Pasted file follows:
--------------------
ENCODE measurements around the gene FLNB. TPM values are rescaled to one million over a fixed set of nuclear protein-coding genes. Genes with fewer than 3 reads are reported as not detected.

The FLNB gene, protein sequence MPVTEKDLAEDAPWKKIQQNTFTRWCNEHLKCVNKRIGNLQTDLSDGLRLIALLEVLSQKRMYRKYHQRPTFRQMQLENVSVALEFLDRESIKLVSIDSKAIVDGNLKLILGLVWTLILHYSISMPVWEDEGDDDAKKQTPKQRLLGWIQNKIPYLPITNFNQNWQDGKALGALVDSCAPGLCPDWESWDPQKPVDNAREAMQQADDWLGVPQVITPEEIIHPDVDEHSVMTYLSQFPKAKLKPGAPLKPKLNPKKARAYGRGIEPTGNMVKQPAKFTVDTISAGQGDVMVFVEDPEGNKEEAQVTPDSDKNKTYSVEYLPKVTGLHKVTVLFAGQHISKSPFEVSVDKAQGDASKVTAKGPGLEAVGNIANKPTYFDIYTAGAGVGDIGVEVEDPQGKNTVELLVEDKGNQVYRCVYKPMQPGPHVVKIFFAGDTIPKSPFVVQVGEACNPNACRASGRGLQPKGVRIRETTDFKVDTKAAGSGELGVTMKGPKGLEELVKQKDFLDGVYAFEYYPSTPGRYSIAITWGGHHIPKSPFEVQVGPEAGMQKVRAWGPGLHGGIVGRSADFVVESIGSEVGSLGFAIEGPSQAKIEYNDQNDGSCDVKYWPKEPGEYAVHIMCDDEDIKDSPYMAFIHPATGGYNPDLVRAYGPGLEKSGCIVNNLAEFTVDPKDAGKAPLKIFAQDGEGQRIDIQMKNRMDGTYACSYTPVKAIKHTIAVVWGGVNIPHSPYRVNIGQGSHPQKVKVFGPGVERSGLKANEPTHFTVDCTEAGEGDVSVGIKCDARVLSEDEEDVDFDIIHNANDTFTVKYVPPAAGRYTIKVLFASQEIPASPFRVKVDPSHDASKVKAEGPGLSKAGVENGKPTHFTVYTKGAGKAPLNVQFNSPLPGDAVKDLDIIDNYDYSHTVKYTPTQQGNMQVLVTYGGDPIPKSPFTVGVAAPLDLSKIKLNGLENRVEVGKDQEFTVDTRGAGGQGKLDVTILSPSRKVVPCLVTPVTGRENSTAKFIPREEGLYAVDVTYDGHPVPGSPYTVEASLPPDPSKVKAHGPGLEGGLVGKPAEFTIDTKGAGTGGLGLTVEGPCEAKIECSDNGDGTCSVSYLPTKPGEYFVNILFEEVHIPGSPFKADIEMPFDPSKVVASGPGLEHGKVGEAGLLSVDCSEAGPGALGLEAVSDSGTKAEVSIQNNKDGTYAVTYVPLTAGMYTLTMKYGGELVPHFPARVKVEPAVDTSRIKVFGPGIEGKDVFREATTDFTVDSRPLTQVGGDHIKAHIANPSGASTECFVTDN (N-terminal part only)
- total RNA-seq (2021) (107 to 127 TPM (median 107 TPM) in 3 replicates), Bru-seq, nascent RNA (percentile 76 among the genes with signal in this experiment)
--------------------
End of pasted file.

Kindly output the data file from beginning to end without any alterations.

ENCODE measurements around the gene FLNB. TPM values are rescaled to one million over a fixed set of nuclear protein-coding genes. Genes with fewer than 3 reads are reported as not detected.

The FLNB gene, protein sequence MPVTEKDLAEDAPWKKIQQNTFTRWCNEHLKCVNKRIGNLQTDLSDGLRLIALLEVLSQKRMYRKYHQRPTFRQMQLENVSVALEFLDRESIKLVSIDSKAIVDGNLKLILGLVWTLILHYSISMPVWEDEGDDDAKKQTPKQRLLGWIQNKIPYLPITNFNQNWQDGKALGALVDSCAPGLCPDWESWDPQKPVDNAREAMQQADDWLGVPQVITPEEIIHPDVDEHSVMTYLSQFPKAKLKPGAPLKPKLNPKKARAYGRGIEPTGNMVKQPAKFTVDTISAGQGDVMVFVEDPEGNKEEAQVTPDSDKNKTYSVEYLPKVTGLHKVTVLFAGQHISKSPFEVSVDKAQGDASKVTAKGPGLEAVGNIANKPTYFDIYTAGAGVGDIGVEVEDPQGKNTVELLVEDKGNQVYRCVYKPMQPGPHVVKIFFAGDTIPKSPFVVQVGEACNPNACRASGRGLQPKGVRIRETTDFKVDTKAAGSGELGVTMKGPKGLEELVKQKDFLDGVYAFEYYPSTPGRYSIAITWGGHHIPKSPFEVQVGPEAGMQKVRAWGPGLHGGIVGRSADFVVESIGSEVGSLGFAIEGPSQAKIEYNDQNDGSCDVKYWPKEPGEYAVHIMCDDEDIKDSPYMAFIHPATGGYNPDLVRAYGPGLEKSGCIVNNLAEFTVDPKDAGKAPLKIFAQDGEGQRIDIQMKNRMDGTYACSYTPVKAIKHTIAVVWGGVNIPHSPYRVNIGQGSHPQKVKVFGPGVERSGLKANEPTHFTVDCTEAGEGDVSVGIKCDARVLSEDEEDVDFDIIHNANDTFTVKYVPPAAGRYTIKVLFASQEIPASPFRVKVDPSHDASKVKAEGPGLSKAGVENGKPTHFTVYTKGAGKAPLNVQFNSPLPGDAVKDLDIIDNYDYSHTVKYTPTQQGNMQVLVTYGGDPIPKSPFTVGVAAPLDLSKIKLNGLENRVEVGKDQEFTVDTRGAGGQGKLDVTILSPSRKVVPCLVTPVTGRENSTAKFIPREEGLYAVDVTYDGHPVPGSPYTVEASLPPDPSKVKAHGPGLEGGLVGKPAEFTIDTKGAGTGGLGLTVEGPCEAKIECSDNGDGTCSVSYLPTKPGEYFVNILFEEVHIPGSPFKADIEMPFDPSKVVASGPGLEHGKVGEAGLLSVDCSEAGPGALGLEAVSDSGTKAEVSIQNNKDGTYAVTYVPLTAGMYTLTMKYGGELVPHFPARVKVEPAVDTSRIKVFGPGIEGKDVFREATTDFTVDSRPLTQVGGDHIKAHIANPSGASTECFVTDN (N-terminal part only)
- total RNA-seq (2021) (107 to 127 TPM (median 107 TPM) in 3 replicates), Bru-seq, nascent RNA (percentile 76 among the genes with signal in this experiment)